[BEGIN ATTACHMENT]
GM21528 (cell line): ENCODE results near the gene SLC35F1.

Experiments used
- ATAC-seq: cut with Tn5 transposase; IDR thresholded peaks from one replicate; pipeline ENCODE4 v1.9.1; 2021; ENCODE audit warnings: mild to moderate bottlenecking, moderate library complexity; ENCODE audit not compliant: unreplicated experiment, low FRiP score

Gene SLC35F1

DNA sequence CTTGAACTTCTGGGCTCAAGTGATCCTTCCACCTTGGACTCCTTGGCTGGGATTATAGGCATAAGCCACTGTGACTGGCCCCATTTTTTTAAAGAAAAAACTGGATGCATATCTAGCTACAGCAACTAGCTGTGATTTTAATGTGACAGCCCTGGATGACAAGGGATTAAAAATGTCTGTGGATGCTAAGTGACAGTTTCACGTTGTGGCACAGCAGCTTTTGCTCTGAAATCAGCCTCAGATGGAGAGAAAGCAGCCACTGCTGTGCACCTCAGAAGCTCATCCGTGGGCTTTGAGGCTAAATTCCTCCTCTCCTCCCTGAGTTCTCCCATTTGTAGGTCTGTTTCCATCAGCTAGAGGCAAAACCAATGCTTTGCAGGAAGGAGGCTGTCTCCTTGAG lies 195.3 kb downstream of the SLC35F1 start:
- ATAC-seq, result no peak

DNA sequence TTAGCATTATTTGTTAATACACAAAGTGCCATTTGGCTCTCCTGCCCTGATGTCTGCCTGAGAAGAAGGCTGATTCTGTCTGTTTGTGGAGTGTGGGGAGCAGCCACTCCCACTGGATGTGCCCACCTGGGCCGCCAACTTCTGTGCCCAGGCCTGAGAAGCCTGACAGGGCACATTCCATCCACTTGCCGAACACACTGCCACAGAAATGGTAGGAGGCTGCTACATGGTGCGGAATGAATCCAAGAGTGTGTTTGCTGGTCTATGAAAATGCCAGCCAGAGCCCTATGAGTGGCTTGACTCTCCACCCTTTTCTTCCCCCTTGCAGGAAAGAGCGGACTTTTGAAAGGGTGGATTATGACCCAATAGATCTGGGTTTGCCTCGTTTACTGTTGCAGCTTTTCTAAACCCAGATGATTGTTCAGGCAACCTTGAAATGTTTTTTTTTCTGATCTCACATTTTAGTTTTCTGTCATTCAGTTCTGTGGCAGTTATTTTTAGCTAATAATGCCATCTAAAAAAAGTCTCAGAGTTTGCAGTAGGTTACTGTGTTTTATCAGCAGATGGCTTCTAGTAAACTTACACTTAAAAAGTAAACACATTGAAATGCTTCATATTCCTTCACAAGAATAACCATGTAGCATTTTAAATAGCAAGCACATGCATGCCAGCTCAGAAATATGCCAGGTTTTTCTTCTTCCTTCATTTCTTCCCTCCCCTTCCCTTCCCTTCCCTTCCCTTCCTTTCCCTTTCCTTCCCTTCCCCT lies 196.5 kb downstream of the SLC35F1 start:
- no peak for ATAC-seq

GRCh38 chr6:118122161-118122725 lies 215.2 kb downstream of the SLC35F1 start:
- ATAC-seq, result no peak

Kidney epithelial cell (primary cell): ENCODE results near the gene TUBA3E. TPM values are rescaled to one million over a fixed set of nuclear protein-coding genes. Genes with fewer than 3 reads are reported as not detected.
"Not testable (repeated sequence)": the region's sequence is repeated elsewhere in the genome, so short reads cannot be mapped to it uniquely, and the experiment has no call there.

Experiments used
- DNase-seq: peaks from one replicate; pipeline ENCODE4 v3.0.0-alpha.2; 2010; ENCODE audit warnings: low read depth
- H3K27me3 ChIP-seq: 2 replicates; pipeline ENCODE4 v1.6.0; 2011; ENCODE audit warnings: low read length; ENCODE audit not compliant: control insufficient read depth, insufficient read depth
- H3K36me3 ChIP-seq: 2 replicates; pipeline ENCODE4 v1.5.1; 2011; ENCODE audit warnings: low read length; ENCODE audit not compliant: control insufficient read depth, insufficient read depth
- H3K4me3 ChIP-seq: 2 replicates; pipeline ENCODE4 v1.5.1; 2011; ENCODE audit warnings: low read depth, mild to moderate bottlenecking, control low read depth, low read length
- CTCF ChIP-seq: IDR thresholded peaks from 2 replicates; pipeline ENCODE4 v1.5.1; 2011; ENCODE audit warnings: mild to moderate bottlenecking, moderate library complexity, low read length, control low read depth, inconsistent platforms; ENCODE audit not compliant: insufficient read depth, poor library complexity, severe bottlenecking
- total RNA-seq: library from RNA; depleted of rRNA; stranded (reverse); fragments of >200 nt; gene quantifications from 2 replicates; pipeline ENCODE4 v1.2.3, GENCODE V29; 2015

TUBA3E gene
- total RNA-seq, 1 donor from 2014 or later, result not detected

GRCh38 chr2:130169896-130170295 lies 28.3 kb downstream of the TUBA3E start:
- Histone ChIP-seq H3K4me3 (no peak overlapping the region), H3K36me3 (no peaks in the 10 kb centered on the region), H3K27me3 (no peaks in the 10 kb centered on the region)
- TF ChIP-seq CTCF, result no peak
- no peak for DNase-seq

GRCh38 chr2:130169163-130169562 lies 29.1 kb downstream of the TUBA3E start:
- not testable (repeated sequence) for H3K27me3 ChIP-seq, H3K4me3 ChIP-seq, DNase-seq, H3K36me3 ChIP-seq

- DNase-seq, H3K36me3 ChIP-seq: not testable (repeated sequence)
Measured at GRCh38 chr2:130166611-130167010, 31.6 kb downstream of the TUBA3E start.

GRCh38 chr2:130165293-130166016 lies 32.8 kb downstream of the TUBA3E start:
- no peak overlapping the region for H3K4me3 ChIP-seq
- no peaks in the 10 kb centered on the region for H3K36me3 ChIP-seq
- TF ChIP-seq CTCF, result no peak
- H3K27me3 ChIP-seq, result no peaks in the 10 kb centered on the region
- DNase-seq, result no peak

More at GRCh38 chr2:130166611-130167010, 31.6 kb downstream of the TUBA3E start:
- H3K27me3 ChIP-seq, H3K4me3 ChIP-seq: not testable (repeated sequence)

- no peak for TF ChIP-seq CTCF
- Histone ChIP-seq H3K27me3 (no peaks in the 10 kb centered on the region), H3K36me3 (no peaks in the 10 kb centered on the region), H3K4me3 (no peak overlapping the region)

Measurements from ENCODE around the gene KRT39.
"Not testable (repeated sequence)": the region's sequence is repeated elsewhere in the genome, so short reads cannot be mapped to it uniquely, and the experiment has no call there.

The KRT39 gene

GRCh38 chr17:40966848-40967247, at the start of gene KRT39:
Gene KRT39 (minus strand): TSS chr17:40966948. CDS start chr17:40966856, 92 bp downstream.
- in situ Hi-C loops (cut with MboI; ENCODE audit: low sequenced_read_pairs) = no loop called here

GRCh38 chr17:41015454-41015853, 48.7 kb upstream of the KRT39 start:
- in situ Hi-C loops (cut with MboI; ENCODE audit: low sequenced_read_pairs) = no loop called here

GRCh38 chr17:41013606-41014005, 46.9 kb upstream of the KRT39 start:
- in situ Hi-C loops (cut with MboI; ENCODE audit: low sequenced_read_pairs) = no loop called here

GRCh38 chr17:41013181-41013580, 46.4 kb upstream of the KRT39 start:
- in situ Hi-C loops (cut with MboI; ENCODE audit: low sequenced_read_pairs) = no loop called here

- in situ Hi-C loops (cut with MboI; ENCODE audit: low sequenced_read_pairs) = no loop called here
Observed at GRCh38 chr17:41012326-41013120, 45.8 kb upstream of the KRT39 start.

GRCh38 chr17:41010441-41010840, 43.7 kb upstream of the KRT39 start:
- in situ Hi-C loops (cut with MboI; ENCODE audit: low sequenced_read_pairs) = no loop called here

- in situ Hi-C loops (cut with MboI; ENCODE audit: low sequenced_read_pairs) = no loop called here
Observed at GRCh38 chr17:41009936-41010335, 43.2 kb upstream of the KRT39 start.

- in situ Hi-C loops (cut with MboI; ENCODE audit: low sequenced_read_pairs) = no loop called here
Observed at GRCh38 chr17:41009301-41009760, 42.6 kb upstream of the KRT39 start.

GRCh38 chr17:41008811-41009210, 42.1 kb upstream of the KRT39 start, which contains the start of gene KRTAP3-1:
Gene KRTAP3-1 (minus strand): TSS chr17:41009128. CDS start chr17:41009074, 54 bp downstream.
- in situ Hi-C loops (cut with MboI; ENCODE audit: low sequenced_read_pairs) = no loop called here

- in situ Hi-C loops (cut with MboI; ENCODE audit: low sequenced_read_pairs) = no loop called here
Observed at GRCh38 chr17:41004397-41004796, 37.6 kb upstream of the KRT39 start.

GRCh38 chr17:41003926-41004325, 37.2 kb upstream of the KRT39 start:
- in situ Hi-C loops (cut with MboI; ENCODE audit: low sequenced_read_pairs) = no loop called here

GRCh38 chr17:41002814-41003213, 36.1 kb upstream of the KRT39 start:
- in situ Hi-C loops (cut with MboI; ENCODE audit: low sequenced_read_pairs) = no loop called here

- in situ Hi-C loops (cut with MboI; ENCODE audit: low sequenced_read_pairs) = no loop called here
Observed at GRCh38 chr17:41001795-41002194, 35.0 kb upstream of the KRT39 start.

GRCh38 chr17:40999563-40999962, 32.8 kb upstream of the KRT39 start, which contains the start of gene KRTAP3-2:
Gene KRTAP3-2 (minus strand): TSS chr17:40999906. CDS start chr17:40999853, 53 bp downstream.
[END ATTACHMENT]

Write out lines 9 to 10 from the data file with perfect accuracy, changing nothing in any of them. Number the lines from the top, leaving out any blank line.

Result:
GRCh38 chr6:118122161-118122725 lies 215.2 kb downstream of the SLC35F1 start:
- ATAC-seq, result no peak